First English edition of the Nuremberg chronicle: being the Liber chronicarum of Dr. Hartmann Schedel…

ST. Vincent of Catalonia, of the Dominican (Preaching) Order, a highly renowned teacher of the Holy Scriptures, was born Valencia of noble parents, named Ferrier. His father was a notary. He had three sons: Peter, the elder, a pious man, was married. The second son, Boniface, was a doctor of both branches of the law, and, after the death of his wife, entered the Carthusian Order, of which he became a general. The third, Vincent, remained single, and was renowned at this time not only for his excellent and commendable teaching, but particularly for his piety. Illustrious for his gift of preaching throughout his life, he prospered the churches of God, not only by his teachings and exhortation, but also by his praiseworthy example; and this course he pursued for thirty years. Finally, in A.D. 1418, in the time of Pope Martin V and Emperor Sigismund, he passed away, and became illustrious for many miracles. For that reason Pope Calixtus III, his countryman, in A.D. 1455, enrolled him among the number of saintly confessors. During his lifetime he often preached so dreadfully upon the Last Judgment and of the Antichrist that he drove many people into fright; and he warned all sinners to flee from the future wrath of God.

Francis Martinus, of the Carmelite Order, an excellent teacher of the Holy Scriptures, who was in great esteem at this time, wrote a book upon the immaculate conception of the Virgin Mary.

Gerardus Groet was illustrious for great skill and for the piety of his life at this time.

John Rüszbroch, a renowned, devout and enlightened man, wrote many things in the German language.

Henricus Yota, a teacher of the Holy Scriptures, and Henricus of Hesse, like teachers, were lights of the church at Vienna, in Austria.

Baldus of Perugia, highly distinguished teacher of the imperial and civil law, and Angelo and Peter, his brothers, were highly illustrious at this time. After Bartolus, his master, Baldus was given first rank in both branches of the law. He wrote an almost countless number of books, including an interpretation of the entire body of the civil law. He also left behind much excellent and commendable counsel. Finally, because of the excellence of his scriptural wisdom and ability, he was called to Pavia by Duke Philip of Milan, and engaged at a public expense. He died A.D. 1423.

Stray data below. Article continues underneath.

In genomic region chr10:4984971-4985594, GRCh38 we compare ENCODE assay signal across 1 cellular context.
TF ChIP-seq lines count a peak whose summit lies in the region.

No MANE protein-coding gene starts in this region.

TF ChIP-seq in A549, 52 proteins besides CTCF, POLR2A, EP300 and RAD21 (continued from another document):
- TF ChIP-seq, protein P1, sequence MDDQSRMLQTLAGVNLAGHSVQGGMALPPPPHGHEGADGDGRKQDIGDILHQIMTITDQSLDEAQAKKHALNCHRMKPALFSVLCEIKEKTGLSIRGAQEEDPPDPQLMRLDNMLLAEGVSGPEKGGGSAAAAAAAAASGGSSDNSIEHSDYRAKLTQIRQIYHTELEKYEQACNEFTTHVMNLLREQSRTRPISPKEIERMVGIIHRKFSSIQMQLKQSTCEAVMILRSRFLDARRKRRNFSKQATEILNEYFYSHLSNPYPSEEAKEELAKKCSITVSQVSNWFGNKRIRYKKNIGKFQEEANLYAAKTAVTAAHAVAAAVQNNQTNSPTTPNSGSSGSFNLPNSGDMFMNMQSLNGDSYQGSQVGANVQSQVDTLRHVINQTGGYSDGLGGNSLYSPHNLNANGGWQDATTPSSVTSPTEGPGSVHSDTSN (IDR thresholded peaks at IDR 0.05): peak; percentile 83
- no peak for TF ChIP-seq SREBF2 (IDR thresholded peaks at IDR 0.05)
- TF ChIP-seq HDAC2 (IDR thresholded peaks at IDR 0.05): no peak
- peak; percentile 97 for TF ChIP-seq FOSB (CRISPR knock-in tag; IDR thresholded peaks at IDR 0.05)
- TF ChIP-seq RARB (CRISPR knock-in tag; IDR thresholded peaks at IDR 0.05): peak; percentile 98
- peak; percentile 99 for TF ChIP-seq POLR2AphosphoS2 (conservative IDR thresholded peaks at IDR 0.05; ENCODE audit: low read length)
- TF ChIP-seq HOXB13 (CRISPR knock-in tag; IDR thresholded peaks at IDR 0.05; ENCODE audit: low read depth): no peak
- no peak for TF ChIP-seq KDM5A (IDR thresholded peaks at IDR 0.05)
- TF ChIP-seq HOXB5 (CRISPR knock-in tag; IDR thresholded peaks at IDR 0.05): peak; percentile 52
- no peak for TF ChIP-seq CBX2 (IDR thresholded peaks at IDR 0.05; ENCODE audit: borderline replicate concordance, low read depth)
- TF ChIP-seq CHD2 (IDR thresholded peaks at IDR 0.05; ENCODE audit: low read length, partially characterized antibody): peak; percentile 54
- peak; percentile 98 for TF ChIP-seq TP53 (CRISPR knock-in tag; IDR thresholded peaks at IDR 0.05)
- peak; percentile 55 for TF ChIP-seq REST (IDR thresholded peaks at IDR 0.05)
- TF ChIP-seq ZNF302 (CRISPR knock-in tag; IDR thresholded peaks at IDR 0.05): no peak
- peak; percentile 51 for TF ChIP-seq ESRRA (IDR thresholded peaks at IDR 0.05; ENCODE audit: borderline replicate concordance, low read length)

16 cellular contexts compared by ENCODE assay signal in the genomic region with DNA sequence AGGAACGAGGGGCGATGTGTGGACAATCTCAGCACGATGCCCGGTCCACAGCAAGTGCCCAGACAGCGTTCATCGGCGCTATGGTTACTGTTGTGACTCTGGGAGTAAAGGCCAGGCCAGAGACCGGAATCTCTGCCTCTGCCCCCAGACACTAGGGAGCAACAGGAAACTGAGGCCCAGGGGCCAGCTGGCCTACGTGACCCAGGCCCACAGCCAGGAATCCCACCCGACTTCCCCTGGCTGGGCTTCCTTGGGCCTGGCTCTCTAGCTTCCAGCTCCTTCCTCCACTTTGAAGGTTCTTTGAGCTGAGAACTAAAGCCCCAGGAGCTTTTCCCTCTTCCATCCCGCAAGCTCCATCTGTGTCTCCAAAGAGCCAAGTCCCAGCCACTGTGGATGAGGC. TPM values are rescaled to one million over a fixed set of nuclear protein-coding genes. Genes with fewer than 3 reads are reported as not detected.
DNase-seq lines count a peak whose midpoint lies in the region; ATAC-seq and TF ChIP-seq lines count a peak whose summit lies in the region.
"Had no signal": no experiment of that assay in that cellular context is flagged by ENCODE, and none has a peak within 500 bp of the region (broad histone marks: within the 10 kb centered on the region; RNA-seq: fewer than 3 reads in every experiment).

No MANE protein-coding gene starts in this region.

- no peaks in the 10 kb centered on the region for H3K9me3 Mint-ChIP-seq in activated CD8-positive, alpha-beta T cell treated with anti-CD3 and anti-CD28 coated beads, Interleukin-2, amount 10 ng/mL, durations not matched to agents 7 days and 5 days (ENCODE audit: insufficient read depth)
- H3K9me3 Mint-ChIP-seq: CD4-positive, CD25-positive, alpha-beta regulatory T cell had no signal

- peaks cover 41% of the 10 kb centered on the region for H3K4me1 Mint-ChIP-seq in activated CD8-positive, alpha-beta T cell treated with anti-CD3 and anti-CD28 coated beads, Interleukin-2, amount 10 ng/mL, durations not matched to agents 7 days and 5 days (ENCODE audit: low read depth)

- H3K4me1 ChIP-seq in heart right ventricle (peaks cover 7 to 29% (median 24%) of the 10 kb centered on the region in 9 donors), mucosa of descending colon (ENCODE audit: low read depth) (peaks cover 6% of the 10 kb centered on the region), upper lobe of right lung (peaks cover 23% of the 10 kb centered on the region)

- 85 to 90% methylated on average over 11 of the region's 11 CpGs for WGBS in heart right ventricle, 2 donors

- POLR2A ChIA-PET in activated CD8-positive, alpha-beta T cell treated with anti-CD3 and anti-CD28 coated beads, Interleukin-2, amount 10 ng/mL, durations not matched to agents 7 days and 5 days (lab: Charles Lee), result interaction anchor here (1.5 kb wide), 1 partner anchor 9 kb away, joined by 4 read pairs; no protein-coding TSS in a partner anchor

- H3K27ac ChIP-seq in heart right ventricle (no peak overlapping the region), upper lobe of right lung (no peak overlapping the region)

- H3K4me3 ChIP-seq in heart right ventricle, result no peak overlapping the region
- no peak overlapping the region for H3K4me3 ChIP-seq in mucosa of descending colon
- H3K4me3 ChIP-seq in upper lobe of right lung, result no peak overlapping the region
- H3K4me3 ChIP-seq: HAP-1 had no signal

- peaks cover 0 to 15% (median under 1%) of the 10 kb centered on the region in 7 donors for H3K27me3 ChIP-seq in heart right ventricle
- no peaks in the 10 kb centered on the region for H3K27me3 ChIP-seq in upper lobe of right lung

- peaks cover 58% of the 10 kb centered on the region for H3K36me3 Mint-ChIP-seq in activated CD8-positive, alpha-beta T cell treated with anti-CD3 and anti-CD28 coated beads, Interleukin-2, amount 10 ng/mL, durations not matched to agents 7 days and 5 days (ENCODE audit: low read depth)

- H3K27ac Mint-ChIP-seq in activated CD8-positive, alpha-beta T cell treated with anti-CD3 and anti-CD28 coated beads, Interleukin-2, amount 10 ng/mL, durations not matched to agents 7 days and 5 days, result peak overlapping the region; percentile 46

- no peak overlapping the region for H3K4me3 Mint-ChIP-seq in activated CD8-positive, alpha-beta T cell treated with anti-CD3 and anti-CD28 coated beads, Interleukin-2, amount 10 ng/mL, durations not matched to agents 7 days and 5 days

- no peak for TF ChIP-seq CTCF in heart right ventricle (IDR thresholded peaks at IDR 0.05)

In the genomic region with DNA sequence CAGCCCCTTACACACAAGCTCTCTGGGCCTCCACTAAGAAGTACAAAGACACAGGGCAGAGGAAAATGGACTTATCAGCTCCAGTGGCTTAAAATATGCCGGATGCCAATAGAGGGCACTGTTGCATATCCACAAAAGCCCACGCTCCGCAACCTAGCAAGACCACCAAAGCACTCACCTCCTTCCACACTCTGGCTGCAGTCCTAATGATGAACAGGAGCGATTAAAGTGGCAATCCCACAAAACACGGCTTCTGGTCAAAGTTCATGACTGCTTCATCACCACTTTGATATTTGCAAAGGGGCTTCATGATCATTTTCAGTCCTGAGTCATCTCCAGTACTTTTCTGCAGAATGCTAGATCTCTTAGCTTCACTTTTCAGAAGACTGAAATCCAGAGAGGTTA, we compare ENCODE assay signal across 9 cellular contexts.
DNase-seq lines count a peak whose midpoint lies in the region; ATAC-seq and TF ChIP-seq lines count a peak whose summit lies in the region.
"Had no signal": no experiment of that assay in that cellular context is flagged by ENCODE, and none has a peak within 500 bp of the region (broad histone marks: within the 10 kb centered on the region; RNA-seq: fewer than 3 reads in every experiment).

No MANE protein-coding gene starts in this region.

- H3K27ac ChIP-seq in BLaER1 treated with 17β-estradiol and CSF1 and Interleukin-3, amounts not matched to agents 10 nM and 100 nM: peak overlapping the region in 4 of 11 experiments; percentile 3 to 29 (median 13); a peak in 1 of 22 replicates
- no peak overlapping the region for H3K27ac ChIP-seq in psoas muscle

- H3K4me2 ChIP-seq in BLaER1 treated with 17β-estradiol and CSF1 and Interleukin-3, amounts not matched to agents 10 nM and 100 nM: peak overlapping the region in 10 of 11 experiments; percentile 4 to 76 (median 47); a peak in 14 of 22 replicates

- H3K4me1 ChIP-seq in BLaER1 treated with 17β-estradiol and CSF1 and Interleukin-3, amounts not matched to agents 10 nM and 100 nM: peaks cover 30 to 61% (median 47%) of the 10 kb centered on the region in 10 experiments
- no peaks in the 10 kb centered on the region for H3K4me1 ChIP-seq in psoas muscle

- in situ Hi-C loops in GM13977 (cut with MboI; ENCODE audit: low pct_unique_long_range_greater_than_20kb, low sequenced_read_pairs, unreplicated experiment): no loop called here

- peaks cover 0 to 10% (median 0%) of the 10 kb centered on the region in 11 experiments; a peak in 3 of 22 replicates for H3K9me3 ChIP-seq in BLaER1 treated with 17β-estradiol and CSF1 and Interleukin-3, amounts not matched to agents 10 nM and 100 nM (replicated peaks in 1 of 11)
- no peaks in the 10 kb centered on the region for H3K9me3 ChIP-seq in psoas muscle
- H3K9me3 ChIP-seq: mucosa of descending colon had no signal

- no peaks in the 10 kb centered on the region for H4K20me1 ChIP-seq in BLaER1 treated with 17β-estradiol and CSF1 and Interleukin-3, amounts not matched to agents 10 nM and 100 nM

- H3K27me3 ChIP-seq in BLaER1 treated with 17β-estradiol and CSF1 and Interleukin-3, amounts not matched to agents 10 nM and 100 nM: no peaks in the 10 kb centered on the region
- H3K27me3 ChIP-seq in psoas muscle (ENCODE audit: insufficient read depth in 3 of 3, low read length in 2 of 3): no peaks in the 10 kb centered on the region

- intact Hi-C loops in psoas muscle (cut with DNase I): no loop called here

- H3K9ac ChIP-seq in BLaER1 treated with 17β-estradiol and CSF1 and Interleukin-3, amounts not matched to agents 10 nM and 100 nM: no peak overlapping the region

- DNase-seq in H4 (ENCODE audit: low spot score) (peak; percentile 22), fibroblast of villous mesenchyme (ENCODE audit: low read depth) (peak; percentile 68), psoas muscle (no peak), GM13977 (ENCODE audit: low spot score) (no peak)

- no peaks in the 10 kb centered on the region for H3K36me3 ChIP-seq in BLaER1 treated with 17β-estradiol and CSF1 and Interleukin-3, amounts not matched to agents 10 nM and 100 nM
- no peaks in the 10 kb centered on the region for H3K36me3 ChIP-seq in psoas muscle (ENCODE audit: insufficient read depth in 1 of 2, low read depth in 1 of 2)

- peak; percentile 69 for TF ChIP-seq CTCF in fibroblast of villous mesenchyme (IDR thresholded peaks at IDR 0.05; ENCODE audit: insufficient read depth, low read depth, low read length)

Bartholomeus de Saliceto, very highly learned in the law, flourished at this time. He wrote a number of interpretations on the imperial law. After he had secured the esteem of Alberto, the margrave of Ferrara, Bartholomeus influenced him to prevail upon Pope Boniface to grant him the privilege of establishing a university there.

Nicholas of Florence, a renowned doctor of medicine, at this time wrote and left behind him a large book upon the entire subject of medicine. He died at Florence A.D. 1412.

Marsilius de St. Sophia, in Padua, also a physician, in his treatise on sundry medicines, excelled many others in subtlety and ingenuity, and brought credit to his native country.

John of Ravenna, an illustrious grammarian and rhetorician, and an ingenious and able man, flourished at this time. As Leonardo Aretino testifies, he restored to Italy the art and teaching of elocution, which had been dormant for a long time. After being well instructed by Francis Petrarch, he had a following of very distinguished disciples himself.

Emanuel Chrysoloras, of Constantinople, of noble birth, yet more noble in his knowledge of the Greek language, and in all forms of scriptural wisdom and virtue, came from his home in Constantinople to Venice. There he taught Greek, which had been dormant for about seven hundred years, but was revived by him. From Venice he went to Florence, where he won many scholars. Among them were Leonardo Aretino , Paul Strocia, Peter Paul Vergerius, Justinopolitanus, Franciscus Barbarus, Omnibonus Vincentius, Guarino da Verona , Carolinus Aretinus, Poggio Florentino , Franciscus Philelphus , and others. And when he went from there to Rome, and from Rome to the council at Constance, his scholars, by reason of the sweet savor of his words, followed him. He died at Constance and was honored by an eloquent eulogy by Poggio Florentino.